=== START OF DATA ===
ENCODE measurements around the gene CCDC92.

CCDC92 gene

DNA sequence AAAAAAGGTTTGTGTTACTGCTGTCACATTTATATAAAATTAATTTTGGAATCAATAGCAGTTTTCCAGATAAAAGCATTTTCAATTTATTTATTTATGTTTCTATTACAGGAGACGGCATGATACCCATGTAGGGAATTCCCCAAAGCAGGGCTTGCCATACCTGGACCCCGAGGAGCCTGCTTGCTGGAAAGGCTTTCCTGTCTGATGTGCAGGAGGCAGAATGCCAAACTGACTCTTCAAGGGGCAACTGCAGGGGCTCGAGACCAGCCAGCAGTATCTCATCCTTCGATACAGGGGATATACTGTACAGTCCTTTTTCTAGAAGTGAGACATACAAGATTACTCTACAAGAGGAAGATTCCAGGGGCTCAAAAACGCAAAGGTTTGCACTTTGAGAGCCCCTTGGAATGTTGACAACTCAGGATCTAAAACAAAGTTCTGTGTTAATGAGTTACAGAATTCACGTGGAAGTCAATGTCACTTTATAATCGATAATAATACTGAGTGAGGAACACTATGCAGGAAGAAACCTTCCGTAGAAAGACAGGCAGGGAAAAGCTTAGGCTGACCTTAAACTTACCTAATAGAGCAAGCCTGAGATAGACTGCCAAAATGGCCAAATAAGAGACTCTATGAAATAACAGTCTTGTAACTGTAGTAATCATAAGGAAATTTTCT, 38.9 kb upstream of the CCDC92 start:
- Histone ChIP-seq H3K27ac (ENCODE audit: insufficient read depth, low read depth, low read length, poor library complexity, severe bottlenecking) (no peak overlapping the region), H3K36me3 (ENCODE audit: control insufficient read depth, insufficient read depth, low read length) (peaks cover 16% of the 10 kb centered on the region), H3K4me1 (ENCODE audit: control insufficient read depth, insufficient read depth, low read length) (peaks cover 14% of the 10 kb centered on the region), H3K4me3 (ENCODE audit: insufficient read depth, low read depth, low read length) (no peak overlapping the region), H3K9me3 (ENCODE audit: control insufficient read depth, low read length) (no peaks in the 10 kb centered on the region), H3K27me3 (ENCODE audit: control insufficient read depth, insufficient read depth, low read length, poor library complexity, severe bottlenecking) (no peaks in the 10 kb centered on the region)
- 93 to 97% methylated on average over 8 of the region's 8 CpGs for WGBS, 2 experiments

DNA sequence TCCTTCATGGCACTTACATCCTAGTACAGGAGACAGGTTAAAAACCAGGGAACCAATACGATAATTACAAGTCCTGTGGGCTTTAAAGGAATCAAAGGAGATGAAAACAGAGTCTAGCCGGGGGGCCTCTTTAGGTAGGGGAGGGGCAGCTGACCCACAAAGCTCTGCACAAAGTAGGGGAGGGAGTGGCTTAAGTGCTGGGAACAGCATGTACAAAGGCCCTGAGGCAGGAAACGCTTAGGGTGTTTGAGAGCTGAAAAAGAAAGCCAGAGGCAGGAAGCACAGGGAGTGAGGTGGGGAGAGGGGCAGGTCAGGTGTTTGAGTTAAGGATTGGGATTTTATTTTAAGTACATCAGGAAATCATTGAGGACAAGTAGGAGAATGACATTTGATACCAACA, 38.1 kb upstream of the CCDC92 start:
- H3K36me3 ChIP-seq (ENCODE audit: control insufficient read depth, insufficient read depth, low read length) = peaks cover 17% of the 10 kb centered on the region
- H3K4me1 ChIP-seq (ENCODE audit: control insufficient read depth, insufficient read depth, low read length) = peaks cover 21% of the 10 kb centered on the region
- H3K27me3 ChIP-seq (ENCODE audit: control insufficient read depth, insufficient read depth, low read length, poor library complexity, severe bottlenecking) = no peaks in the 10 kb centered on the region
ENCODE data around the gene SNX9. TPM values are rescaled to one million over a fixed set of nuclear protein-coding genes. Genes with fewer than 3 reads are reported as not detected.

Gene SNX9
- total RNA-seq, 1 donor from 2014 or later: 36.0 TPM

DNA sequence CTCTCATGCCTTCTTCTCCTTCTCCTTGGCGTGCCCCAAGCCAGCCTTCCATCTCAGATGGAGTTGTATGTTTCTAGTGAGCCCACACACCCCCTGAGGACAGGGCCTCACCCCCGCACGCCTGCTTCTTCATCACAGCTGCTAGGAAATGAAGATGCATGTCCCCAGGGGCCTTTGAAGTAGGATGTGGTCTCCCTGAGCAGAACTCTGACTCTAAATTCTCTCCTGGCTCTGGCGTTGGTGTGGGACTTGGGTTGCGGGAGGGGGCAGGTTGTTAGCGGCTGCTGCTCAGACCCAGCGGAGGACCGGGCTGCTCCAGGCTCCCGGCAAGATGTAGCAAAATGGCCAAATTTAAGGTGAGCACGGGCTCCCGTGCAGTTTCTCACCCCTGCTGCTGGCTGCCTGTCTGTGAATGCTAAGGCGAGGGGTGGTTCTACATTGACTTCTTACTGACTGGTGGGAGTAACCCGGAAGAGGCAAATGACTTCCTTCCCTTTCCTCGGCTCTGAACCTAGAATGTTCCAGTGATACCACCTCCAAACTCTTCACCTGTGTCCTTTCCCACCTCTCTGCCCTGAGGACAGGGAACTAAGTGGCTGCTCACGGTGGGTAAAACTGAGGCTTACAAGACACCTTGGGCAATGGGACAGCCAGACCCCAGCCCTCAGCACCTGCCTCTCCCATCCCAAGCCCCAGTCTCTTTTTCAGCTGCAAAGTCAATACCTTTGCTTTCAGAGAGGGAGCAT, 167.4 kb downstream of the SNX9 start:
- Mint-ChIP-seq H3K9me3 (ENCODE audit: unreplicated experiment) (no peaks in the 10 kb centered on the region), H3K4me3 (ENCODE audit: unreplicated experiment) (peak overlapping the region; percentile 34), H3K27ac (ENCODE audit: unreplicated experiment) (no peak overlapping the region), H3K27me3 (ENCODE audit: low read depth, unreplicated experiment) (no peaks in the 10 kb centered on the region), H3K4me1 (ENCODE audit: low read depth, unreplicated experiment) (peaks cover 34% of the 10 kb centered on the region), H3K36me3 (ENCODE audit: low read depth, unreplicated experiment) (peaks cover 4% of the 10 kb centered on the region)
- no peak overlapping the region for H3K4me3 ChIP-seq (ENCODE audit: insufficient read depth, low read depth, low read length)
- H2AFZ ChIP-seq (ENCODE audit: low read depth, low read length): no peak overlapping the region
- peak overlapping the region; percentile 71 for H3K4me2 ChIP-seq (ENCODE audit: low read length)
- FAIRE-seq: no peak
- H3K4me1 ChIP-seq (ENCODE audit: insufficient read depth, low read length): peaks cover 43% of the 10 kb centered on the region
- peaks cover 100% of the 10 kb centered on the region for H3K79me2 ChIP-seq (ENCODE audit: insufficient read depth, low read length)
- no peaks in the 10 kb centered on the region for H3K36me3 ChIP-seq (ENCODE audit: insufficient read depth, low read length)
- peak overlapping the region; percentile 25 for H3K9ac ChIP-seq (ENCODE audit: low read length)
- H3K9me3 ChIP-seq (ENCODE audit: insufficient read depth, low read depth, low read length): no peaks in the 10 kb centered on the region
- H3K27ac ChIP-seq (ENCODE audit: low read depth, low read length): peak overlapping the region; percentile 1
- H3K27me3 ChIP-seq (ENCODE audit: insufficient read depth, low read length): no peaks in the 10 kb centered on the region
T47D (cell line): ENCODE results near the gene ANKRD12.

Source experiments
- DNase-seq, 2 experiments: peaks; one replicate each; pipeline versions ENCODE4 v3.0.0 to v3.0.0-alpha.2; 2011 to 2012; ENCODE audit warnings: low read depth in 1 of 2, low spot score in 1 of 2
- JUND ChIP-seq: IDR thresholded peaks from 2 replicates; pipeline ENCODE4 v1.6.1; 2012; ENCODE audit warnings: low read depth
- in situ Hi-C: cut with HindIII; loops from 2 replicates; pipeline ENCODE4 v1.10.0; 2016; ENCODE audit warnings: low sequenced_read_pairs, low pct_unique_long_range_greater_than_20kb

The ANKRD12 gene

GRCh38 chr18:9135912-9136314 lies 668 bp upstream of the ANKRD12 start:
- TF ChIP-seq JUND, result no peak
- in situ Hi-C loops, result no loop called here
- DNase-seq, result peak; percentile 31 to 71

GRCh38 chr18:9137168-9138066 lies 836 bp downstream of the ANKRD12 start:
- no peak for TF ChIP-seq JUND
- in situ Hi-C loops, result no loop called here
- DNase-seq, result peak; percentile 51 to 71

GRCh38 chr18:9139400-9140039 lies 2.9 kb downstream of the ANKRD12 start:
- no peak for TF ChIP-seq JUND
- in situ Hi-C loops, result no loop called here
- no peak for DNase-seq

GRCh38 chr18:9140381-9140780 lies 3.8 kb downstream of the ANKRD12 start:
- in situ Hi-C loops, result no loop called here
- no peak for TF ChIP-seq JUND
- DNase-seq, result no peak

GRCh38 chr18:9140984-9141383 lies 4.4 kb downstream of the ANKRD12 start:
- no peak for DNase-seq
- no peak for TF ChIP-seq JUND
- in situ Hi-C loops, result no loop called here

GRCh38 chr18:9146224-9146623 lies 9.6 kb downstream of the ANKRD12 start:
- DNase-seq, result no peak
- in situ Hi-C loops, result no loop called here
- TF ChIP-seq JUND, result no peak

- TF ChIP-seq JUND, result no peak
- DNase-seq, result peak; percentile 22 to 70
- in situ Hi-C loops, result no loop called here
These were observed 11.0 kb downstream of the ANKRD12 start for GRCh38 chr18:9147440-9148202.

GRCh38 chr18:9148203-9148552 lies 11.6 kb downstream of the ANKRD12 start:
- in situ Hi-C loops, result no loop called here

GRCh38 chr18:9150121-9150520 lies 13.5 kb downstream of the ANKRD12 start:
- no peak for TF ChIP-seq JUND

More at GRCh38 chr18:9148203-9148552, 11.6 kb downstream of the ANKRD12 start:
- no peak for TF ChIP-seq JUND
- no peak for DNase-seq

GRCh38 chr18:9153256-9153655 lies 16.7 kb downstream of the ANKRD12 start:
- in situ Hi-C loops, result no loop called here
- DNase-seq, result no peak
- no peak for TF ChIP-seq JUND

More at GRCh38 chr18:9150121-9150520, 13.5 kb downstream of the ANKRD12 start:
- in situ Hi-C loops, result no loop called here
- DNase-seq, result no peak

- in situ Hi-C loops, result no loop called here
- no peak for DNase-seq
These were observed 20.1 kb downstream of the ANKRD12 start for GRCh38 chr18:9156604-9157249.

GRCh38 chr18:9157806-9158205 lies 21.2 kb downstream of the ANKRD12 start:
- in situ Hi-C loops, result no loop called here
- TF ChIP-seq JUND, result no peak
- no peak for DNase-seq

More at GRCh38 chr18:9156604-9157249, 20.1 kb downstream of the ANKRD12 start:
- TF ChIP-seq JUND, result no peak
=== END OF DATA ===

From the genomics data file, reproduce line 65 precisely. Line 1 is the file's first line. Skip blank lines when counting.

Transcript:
- no peak for TF ChIP-seq JUND